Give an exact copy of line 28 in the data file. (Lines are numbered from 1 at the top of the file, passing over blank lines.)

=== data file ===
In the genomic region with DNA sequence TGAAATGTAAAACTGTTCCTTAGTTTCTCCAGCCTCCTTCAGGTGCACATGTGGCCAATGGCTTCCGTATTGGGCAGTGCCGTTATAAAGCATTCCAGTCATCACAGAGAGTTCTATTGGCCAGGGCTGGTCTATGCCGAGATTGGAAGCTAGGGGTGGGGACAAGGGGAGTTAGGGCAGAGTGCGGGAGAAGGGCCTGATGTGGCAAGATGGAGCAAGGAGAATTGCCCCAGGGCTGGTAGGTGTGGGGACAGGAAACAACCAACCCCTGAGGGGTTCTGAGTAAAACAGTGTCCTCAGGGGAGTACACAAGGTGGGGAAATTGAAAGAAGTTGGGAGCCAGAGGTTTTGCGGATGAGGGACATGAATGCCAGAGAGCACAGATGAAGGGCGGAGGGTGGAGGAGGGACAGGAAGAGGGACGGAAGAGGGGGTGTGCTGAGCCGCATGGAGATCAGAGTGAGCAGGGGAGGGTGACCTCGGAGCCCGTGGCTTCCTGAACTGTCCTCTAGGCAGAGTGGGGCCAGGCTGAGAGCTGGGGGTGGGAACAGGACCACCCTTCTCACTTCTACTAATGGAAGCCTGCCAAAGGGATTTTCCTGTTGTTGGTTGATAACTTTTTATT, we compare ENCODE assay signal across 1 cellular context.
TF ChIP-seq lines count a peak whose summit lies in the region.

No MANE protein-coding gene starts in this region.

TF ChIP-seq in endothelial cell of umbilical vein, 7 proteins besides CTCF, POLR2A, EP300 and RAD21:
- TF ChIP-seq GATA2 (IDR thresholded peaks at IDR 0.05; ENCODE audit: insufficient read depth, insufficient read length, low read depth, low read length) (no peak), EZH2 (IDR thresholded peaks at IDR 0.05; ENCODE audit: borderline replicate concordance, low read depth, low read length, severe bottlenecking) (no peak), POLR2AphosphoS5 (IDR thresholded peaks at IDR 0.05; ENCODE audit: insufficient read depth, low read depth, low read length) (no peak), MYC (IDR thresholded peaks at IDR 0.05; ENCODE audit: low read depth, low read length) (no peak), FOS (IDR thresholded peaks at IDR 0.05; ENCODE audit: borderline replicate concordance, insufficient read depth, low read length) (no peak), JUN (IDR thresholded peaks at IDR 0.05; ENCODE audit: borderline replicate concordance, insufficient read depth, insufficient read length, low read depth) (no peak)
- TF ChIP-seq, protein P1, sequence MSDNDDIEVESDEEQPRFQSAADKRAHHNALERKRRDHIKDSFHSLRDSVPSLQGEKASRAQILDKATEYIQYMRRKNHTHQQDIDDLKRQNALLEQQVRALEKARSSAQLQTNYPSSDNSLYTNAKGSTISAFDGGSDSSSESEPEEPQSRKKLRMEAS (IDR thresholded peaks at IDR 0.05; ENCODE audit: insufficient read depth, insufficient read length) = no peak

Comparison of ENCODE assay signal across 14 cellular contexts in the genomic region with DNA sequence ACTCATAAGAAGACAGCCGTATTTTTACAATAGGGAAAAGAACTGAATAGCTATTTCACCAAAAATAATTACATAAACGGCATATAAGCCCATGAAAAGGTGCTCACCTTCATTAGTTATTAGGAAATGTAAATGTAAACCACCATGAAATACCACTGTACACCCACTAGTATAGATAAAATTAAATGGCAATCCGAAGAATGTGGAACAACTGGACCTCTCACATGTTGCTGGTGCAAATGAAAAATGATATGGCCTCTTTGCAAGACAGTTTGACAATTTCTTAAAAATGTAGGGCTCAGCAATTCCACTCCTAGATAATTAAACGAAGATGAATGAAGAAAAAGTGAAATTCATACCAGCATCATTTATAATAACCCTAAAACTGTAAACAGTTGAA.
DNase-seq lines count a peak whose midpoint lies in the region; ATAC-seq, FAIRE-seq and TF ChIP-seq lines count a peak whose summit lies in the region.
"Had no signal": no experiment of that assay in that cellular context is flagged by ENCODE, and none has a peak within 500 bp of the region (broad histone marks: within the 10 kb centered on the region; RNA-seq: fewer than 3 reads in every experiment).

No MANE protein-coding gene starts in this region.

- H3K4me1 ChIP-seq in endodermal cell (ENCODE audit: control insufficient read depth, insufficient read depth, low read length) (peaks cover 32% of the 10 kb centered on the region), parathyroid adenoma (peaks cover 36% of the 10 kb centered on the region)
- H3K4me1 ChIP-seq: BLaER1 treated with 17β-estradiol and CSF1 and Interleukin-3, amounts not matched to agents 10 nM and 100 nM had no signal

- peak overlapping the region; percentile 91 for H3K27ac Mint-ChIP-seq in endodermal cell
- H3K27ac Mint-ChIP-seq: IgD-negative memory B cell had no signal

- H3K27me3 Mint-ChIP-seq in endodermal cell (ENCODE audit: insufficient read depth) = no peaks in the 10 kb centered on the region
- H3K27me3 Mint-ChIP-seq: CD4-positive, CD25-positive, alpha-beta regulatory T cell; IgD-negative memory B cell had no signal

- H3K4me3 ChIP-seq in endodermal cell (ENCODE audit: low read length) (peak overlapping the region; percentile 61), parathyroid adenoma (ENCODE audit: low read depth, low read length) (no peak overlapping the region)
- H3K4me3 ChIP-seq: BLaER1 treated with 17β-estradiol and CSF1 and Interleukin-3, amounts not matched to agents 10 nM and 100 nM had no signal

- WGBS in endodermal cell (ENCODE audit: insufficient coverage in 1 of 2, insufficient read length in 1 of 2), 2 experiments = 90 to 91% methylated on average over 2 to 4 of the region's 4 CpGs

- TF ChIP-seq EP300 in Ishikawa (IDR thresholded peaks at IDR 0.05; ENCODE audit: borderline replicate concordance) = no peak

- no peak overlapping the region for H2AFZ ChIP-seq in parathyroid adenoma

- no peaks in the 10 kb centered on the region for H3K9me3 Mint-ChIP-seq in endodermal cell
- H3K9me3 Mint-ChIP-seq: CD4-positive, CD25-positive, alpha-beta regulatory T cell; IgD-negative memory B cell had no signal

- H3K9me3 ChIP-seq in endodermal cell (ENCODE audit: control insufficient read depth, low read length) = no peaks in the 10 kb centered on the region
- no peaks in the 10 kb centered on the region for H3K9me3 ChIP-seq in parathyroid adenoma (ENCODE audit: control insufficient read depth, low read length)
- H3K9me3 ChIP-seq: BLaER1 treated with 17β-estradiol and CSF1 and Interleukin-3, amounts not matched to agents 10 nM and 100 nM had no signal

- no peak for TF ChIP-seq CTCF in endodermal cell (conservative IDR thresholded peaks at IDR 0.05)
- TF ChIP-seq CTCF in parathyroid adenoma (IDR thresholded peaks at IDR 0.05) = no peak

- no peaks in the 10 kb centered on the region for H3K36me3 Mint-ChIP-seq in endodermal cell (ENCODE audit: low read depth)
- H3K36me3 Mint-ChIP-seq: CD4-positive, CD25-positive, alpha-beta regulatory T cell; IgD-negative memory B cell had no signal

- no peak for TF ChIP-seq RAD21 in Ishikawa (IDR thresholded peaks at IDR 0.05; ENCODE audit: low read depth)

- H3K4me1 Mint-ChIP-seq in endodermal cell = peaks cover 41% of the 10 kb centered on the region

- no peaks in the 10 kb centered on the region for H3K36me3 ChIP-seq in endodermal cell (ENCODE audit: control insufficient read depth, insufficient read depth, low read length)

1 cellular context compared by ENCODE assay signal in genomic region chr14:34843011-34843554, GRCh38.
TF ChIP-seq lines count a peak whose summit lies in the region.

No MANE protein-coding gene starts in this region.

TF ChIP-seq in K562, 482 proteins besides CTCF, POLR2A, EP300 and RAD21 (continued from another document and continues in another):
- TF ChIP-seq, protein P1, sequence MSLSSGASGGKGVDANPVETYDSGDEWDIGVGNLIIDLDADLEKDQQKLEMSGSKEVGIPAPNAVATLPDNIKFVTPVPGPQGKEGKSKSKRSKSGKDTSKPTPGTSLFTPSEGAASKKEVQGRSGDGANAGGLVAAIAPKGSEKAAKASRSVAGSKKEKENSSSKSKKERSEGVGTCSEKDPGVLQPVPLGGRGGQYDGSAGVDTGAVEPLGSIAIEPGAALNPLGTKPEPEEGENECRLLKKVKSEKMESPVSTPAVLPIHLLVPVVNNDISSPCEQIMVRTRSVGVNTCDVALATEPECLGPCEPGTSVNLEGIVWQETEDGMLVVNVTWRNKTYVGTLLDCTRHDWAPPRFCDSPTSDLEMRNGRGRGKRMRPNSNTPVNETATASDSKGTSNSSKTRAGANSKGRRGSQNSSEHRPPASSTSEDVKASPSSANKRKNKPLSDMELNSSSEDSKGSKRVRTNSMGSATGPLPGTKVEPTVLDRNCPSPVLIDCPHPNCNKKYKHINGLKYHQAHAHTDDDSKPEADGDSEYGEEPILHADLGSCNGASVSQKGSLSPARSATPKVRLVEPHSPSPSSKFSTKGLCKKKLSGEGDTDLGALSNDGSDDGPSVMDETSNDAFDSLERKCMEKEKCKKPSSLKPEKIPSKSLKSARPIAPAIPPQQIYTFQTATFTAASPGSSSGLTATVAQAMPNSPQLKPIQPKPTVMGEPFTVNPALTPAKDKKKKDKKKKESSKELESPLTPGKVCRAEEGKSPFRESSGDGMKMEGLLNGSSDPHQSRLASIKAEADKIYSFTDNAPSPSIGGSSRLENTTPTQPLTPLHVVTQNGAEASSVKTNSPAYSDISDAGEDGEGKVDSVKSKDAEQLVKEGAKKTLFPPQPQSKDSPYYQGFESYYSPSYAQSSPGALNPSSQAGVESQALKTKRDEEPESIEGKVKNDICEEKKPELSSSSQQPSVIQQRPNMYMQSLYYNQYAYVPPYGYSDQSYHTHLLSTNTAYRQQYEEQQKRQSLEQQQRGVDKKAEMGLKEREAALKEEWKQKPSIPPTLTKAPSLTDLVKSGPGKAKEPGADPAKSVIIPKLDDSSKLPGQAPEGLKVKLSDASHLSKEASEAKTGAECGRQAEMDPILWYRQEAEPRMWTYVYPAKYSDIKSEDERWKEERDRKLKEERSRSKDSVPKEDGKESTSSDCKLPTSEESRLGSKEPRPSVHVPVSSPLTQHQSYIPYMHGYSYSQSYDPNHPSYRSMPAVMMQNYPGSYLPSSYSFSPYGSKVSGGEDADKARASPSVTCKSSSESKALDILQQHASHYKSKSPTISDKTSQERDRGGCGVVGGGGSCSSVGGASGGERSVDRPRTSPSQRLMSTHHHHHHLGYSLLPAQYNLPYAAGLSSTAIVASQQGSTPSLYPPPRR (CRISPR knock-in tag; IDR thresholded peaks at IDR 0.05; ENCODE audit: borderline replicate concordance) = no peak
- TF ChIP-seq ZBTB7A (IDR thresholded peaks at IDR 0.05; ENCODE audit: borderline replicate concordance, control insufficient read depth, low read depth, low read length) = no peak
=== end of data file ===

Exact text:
- TF ChIP-seq CTCF in parathyroid adenoma (IDR thresholded peaks at IDR 0.05) = no peak